This makes the most fabulous french toast.  It freezes wonderfully and reheats in the toaster for mornings on the run.  One of my daughter's new favorite breakfasts.

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Monday, November 15, 2010

Bakers, start your fruitcakes!

Fruitcake.  You either love it, or you hate it.  For many people, it's that indigestible red and green impersonation of a fruit product called candied cherries that makes fruitcake intolerable.  That, or the aspirations toward building material and a shelf life exceeding that of a twinkie.  I have made many versions of fruitcake over the years.  The super dark, heavy fruitcake that takes at least two months to age properly was great for the serious fruitcake lover.  The 30 day friendship cake is really more like a fruited bundt cake, but quite tasty for those who don't like traditional fruitcake.  Unfortunately, it takes a starter from a friend or it will take two months to make as well.  I actually tried out three different recipes one year in a fruitcake taste-off.  One was Emeril's, one was from a famous bed and breakfast, and finally there was the tried and true Free Range Fruitcake by Alton Brown, which I had made the two previous years.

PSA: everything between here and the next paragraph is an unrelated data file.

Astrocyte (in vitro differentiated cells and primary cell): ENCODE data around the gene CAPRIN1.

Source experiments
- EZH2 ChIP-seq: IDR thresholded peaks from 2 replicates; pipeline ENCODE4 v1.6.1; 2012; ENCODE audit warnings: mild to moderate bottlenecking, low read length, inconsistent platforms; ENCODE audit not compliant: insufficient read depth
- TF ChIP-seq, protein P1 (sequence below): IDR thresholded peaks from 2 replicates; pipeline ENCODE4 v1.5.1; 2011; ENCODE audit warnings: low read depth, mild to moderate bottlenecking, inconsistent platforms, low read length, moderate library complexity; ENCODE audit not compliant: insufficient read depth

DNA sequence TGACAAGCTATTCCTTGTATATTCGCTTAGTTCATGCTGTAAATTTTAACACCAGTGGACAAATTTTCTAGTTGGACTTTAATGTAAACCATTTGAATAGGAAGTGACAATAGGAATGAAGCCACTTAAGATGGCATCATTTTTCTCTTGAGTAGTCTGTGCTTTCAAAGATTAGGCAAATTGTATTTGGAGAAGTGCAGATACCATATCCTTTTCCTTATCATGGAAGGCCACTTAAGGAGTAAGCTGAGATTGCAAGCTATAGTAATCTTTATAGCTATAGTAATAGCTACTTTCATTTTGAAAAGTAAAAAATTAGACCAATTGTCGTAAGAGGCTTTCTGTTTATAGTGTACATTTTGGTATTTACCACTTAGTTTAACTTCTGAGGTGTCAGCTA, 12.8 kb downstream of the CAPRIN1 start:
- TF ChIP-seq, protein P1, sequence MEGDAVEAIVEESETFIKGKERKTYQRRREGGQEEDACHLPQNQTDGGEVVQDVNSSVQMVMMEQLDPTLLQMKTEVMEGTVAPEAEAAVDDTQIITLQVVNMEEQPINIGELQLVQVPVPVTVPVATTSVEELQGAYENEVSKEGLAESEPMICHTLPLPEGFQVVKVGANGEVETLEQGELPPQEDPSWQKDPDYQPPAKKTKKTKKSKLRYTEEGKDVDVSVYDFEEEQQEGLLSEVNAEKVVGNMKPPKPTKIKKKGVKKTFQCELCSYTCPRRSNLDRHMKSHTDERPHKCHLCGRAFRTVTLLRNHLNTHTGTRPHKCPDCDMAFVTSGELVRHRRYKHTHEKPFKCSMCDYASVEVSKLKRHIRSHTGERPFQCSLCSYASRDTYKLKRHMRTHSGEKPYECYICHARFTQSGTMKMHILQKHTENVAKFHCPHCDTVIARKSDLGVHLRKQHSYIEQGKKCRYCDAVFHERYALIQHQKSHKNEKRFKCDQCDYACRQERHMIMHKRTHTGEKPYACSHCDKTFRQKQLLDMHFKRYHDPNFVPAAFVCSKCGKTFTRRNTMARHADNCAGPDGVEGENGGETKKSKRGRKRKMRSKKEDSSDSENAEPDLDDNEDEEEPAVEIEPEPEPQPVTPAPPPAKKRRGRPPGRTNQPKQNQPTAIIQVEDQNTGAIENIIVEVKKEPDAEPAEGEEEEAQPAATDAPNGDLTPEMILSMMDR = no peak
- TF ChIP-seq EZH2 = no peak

Free Range Fruitcake wins hands down for all our fruitcake loving family members.  Lots of good fruit and flavor, no candied cherries.  It is on the darker end of the fruitcake spectrum, especially because I use white whole wheat flour instead of all purpose.  And with all the good quality fruit in it, it can tend to be a little pricey, but it is worth it.  There's never a crumb left.  The original recipe calls for a 10" loaf pan but I find that it bakes up better in two 8" pans.  Then there is one for the fruitcake loving Dad and one for the fruitcake loving MIL that never said anything about loving fruitcake before.  I have tried making it in mini loaf pans before and while cute, they tend to overbake easily and dry out.  The 8" pans got the best reviews for moistness, texture and flavor.

Free Range Fruitcake

It's pretty straight forward.  Macerate your fruit in golden rum overnight.  (Or longer - it will hold.)